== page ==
How much room-shaking home theater power can you expect five minispeakers and a pipsqueak subwoofer to deliver? Technological advances have certainly changed my thinking on this matter, but my listening tests proved speaker size still matters when I compared the Boston Acoustics SoundWare XS 5.1, Energy Take Classic 5.1, and Pioneer SP-PK21BS subwoofer-satellite packages.
The Boston SoundWare XS cube satellites are incredibly tiny, just 4.43 inches wide, 4.25 inches high, and 4.43 deep. Each one weighs just 1 pound. The speaker's rear is faceted, so instead of being a six-sided cube, the SoundWare XS satellite is a polyhedron. Its 10 sides make it easier to squeeze the wee speakers into corners. If you place it on a shelf the speaker can be angled up or fire straight ahead. The matching baby Boston subwoofer is a rather plainly finished dark gray box, though its rounded edges soften the look. It has an 8-inch woofer and port mounted on its bottom panel.
When reviewing really small speakers I usually go easy on them at first, and then gently nudge the volume up. With the "Master and Commander" Blu-ray the SoundWare XS was actually pretty adept with home theater bombast, and even the cannonballs crashing through the sides of the wooden ships didn't result in overt distortion. There are definite limits to how loud little speakers and subwoofers can play, but the SoundWare XS did a better job with this Blu-ray than I heard from the Klipsch HD Theater 500. The Boston's subwoofer-satellite blend was so smooth I never heard the sub as a separate sound source (that's a good thing). If you really need the smallest possible home theater speaker system, this is the one to get for around $500.
Great, but for around $400 you can get substantially better sound from the Energy Take Classic 5.1 system. The Take Classic is a six-piece system with four bigger satellites; the Energy sats are 6.8x4.1x4.1 inches. The center speaker measures 4.1x10.25x4.1 inches and weighs 3.2 pounds. The 200-watt subwoofer has an 8-inch woofer; it's a 12.6-inch cube.
I loved the sound of this system. It has a full balance that you only get with a perfectly matched satellite and subwoofer system. The "Wayne Shorter Live at Montreux 1996" fusion jazz concert DVD is the sort of disc that reveals weaknesses of little speakers, but in our testing Shorter's saxophone had a big, rich sound while Rodney Holmes's drum solos were punchy and solid. It's a very dynamic performance, which encouraged me to turn up the volume, and the Take Classic didn't seem to mind. It just sounded better and better as I listened to the high-energy music. Home theater bombast also rocked my world. The little Energy system is a winner.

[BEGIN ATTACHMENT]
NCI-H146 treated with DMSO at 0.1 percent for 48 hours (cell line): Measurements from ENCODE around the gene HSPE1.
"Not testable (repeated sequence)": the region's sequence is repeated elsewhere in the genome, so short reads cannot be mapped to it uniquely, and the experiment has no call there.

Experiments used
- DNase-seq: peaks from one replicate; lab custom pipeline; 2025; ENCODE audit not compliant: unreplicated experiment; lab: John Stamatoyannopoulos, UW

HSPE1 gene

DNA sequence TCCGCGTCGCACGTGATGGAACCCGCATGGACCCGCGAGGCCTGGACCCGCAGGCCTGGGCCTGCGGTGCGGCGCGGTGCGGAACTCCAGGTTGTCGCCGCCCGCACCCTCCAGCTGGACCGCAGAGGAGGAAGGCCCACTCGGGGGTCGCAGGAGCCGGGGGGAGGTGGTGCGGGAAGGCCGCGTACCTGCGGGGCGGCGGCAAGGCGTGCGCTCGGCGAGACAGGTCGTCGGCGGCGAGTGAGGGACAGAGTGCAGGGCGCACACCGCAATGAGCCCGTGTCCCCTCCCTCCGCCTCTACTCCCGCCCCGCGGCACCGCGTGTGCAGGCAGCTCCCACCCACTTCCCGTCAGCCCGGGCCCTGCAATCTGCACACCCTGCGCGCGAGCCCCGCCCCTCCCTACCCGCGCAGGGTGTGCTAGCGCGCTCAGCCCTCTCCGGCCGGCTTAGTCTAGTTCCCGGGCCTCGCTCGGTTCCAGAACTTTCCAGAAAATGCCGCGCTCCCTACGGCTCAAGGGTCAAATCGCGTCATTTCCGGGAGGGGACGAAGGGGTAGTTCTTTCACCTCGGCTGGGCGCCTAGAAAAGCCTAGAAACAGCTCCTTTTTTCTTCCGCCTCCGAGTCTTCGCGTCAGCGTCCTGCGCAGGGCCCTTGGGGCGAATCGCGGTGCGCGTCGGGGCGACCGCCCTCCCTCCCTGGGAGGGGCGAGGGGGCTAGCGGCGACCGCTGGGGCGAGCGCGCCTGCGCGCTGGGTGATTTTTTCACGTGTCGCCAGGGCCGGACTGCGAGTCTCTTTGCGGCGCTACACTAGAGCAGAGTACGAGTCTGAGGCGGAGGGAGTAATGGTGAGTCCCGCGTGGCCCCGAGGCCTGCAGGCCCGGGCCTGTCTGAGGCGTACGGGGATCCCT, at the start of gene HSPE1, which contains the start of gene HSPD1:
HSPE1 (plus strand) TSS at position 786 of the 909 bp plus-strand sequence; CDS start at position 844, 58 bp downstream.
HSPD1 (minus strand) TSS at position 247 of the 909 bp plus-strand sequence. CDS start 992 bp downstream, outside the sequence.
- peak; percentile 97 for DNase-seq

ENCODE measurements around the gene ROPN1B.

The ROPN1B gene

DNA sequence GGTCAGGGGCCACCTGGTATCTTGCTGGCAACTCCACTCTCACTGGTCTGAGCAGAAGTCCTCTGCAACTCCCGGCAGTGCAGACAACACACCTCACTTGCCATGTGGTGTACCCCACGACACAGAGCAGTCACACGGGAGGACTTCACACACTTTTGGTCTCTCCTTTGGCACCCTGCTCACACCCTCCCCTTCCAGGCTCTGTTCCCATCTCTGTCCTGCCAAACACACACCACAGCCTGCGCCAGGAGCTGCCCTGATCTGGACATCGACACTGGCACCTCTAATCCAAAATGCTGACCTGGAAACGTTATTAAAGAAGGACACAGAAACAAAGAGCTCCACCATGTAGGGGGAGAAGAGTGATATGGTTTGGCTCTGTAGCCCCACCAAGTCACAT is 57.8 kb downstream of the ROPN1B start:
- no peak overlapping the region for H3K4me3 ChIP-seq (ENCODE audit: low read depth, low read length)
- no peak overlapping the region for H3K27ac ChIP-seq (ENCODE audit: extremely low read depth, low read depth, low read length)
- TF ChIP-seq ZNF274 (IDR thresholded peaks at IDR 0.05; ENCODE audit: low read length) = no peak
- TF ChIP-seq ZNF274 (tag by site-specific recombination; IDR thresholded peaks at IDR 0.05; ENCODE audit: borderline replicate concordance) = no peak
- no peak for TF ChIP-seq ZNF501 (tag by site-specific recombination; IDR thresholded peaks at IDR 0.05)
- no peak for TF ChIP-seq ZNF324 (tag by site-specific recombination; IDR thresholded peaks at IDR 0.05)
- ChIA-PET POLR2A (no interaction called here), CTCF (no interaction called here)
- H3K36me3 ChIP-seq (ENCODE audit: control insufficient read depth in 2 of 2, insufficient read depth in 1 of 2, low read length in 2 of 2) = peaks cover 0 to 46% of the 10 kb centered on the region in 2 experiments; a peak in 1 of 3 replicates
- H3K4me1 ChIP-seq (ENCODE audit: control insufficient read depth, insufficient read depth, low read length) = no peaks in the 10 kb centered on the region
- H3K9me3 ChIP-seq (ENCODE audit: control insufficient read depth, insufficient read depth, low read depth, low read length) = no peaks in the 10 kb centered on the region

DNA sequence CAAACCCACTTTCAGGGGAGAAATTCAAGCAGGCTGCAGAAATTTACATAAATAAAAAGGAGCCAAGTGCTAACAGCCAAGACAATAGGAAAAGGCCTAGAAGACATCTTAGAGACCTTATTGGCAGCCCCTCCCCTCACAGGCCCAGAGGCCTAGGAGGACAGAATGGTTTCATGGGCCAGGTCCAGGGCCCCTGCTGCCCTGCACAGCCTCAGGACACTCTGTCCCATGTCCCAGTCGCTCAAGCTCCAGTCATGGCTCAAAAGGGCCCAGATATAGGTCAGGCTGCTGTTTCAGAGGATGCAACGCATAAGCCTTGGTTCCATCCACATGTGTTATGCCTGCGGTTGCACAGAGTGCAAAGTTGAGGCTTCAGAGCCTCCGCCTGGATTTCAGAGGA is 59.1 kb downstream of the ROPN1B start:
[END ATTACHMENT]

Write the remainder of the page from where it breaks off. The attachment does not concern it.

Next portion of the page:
The Take Classic is really good, but it's no match for the Pioneer SP-PK21BS, which also sells for $400! This time the best-sounding system isn't the most expensive, and it's sold direct from Pioneer with free shipping. The SP-PK21BS system was designed by Andrew Jones, a name known to audiophiles for his work for high-end speaker companies like KEF and Infinity, and on Pioneer's ultrahigh-end TAD Reference speakers. Jones' designs have consistently earned rave reviews in the audiophile press. There is one catch: the SP-PK21BS is absolutely huge compared with any of the competing systems.
How big is it? The SP-BS21-LR bookshelf speakers are 12.6 inches high, 7.2 inches wide, and 8.1 inches deep; and the SP-C21 center speaker is even bigger, at 7.9x19.9x8.7 inches. The SW-8 8-inch subwoofer is average in size for a budget system, being 14.3x12.4x12.4 inches. If you're looking for a "lifestyle"-oriented speaker system, the SP-PK21BS won't be of interest.
But the SP-PK21BS is, without doubt, the best-sounding $400 speaker package I've heard to date. The five speakers' dynamic, powerful, and tonally balanced sound is impossible to duplicate with smaller speakers. The "Black Hawk Down" Blu-ray's biggest battlefield explosions and the helicopter crash's dynamic-range demands were handled with ease. The system could play louder without generating overt distortion than any comparably priced small system. The SW-8 subwoofer's bass was well controlled, but was somewhat lacking in very low-frequency extension; the Bose Acoustimass 6 Series III's much larger sub had a little more oomph down there.
The Energy Take Classic was not embarrassed by a direct comparison with the mighty Pioneer. The difference in sound quality at quiet or moderate volume wasn't all that significant, but the SP-PK21BS still won in terms of clarity, and dialogue sounded more natural. Once I nudged the volume up, the SP-PK21BS pulled decisively ahead; its superior bass definition, dynamic clout, and effortless power made for a far more realistic presentation than the Take Classic could muster. If you like to play movies loud, or your room is bigger than 300 square feet, go for the SP-PK21BS.
If you care more about sound than style, and your speaker budget tops out at $400, the SP-PK21BS is the one to get. It's not just amazing for $400. I'd be just as enthusiastic if Pioneer were charging $500 or $600 for the SP-PK21BS, it's that good.
For a more detailed analysis of these three systems see my complete CNET reviews, linked above.